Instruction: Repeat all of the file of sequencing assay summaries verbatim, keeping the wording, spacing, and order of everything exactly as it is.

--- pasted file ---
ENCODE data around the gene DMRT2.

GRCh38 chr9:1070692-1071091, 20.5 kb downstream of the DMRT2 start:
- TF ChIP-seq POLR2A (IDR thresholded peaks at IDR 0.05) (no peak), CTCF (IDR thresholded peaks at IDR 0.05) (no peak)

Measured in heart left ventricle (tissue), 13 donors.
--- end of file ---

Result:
ENCODE data around the gene DMRT2.

GRCh38 chr9:1070692-1071091, 20.5 kb downstream of the DMRT2 start:
- TF ChIP-seq POLR2A (IDR thresholded peaks at IDR 0.05) (no peak), CTCF (IDR thresholded peaks at IDR 0.05) (no peak)

Measured in heart left ventricle (tissue), 13 donors.